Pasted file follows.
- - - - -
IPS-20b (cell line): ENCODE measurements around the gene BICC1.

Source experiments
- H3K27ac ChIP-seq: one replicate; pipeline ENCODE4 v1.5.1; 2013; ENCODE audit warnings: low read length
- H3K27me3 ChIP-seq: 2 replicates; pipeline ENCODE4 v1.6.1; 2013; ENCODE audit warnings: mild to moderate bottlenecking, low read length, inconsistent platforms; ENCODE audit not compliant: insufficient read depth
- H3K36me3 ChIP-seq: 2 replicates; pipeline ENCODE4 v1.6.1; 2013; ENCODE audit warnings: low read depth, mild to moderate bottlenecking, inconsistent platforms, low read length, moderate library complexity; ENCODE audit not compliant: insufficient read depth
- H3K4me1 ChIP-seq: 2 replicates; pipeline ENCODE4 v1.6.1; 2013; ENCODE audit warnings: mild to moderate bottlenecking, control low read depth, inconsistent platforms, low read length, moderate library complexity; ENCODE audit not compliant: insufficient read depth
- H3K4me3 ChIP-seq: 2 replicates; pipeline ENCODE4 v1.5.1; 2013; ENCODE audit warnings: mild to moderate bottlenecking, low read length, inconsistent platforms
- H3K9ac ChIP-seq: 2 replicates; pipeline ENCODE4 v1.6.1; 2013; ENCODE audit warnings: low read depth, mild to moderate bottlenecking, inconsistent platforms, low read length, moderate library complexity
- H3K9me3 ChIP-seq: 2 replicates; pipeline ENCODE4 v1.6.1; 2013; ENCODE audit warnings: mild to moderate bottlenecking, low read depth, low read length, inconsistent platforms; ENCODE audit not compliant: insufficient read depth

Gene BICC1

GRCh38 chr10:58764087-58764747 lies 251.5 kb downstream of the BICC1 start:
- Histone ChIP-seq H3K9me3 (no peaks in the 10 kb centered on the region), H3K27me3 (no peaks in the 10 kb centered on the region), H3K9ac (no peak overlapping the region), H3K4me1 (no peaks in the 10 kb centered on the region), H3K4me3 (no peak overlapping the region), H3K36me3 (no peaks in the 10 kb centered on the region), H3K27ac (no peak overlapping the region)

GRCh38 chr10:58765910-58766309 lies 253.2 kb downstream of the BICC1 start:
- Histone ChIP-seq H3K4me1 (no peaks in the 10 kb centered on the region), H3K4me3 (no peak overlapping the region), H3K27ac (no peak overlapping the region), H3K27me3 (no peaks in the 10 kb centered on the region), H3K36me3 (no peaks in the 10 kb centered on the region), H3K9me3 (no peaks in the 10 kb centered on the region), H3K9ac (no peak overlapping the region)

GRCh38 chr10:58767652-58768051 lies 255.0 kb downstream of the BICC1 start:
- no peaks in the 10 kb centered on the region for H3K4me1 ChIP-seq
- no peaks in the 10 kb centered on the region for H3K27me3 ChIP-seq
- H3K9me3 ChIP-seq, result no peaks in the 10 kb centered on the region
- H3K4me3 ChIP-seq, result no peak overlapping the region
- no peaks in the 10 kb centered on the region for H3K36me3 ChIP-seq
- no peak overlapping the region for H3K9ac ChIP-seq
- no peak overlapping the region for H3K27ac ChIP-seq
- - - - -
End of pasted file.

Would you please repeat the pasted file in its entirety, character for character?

IPS-20b (cell line): ENCODE measurements around the gene BICC1.

Source experiments
- H3K27ac ChIP-seq: one replicate; pipeline ENCODE4 v1.5.1; 2013; ENCODE audit warnings: low read length
- H3K27me3 ChIP-seq: 2 replicates; pipeline ENCODE4 v1.6.1; 2013; ENCODE audit warnings: mild to moderate bottlenecking, low read length, inconsistent platforms; ENCODE audit not compliant: insufficient read depth
- H3K36me3 ChIP-seq: 2 replicates; pipeline ENCODE4 v1.6.1; 2013; ENCODE audit warnings: low read depth, mild to moderate bottlenecking, inconsistent platforms, low read length, moderate library complexity; ENCODE audit not compliant: insufficient read depth
- H3K4me1 ChIP-seq: 2 replicates; pipeline ENCODE4 v1.6.1; 2013; ENCODE audit warnings: mild to moderate bottlenecking, control low read depth, inconsistent platforms, low read length, moderate library complexity; ENCODE audit not compliant: insufficient read depth
- H3K4me3 ChIP-seq: 2 replicates; pipeline ENCODE4 v1.5.1; 2013; ENCODE audit warnings: mild to moderate bottlenecking, low read length, inconsistent platforms
- H3K9ac ChIP-seq: 2 replicates; pipeline ENCODE4 v1.6.1; 2013; ENCODE audit warnings: low read depth, mild to moderate bottlenecking, inconsistent platforms, low read length, moderate library complexity
- H3K9me3 ChIP-seq: 2 replicates; pipeline ENCODE4 v1.6.1; 2013; ENCODE audit warnings: mild to moderate bottlenecking, low read depth, low read length, inconsistent platforms; ENCODE audit not compliant: insufficient read depth

Gene BICC1

GRCh38 chr10:58764087-58764747 lies 251.5 kb downstream of the BICC1 start:
- Histone ChIP-seq H3K9me3 (no peaks in the 10 kb centered on the region), H3K27me3 (no peaks in the 10 kb centered on the region), H3K9ac (no peak overlapping the region), H3K4me1 (no peaks in the 10 kb centered on the region), H3K4me3 (no peak overlapping the region), H3K36me3 (no peaks in the 10 kb centered on the region), H3K27ac (no peak overlapping the region)

GRCh38 chr10:58765910-58766309 lies 253.2 kb downstream of the BICC1 start:
- Histone ChIP-seq H3K4me1 (no peaks in the 10 kb centered on the region), H3K4me3 (no peak overlapping the region), H3K27ac (no peak overlapping the region), H3K27me3 (no peaks in the 10 kb centered on the region), H3K36me3 (no peaks in the 10 kb centered on the region), H3K9me3 (no peaks in the 10 kb centered on the region), H3K9ac (no peak overlapping the region)

GRCh38 chr10:58767652-58768051 lies 255.0 kb downstream of the BICC1 start:
- no peaks in the 10 kb centered on the region for H3K4me1 ChIP-seq
- no peaks in the 10 kb centered on the region for H3K27me3 ChIP-seq
- H3K9me3 ChIP-seq, result no peaks in the 10 kb centered on the region
- H3K4me3 ChIP-seq, result no peak overlapping the region
- no peaks in the 10 kb centered on the region for H3K36me3 ChIP-seq
- no peak overlapping the region for H3K9ac ChIP-seq
- no peak overlapping the region for H3K27ac ChIP-seq